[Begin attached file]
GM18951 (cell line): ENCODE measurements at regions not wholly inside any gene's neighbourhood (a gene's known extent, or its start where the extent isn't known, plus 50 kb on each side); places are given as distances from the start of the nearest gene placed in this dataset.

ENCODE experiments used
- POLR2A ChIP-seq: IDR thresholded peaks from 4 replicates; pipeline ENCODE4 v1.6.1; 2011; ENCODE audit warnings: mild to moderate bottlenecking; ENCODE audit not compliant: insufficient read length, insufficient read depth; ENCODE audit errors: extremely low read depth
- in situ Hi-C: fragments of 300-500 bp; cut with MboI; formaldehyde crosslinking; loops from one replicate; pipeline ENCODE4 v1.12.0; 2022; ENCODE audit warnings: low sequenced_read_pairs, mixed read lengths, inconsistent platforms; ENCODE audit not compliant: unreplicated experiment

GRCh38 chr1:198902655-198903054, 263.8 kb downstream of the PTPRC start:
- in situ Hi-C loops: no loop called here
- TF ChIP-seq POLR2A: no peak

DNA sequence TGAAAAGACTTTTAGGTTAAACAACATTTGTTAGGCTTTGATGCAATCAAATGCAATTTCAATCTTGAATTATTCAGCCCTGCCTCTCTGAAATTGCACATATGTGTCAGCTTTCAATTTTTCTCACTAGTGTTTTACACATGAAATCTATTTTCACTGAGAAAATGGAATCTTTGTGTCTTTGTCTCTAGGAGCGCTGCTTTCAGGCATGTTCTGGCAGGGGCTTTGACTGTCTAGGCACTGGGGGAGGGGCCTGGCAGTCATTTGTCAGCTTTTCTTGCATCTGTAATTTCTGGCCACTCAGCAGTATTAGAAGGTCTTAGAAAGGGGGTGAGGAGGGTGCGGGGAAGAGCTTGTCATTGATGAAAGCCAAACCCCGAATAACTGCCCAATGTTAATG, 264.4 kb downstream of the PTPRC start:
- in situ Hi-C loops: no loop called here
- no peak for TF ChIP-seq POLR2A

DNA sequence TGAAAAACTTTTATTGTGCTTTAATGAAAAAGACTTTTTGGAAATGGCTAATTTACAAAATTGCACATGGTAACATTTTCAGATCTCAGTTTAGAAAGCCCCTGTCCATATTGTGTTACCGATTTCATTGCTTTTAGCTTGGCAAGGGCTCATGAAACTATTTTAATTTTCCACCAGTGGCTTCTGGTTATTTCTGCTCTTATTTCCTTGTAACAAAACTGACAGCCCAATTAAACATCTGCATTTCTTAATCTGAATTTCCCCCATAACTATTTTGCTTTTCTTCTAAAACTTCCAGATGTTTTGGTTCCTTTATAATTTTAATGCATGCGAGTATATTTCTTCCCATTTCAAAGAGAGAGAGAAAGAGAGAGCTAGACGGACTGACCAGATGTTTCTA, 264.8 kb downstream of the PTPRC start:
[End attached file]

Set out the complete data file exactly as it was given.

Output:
GM18951 (cell line): ENCODE measurements at regions not wholly inside any gene's neighbourhood (a gene's known extent, or its start where the extent isn't known, plus 50 kb on each side); places are given as distances from the start of the nearest gene placed in this dataset.

ENCODE experiments used
- POLR2A ChIP-seq: IDR thresholded peaks from 4 replicates; pipeline ENCODE4 v1.6.1; 2011; ENCODE audit warnings: mild to moderate bottlenecking; ENCODE audit not compliant: insufficient read length, insufficient read depth; ENCODE audit errors: extremely low read depth
- in situ Hi-C: fragments of 300-500 bp; cut with MboI; formaldehyde crosslinking; loops from one replicate; pipeline ENCODE4 v1.12.0; 2022; ENCODE audit warnings: low sequenced_read_pairs, mixed read lengths, inconsistent platforms; ENCODE audit not compliant: unreplicated experiment

GRCh38 chr1:198902655-198903054, 263.8 kb downstream of the PTPRC start:
- in situ Hi-C loops: no loop called here
- TF ChIP-seq POLR2A: no peak

DNA sequence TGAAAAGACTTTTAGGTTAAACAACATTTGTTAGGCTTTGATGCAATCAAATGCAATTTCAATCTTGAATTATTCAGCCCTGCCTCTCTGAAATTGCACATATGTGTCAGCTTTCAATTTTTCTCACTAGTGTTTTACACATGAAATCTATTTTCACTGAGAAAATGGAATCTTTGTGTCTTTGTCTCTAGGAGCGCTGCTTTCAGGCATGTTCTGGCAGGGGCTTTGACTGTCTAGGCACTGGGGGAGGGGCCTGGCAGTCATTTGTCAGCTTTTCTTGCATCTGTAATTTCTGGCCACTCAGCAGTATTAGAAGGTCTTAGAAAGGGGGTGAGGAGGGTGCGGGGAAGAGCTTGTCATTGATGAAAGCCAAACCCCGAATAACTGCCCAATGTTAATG, 264.4 kb downstream of the PTPRC start:
- in situ Hi-C loops: no loop called here
- no peak for TF ChIP-seq POLR2A

DNA sequence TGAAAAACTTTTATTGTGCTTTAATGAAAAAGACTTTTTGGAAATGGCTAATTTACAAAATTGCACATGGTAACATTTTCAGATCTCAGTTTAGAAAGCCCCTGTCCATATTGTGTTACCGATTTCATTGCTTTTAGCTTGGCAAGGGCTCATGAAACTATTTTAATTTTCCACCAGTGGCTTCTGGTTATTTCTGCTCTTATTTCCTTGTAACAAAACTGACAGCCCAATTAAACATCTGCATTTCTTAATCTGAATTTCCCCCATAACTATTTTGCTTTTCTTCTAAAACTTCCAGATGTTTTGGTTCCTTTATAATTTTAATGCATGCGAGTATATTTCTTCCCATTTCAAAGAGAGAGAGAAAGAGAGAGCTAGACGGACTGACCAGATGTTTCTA, 264.8 kb downstream of the PTPRC start: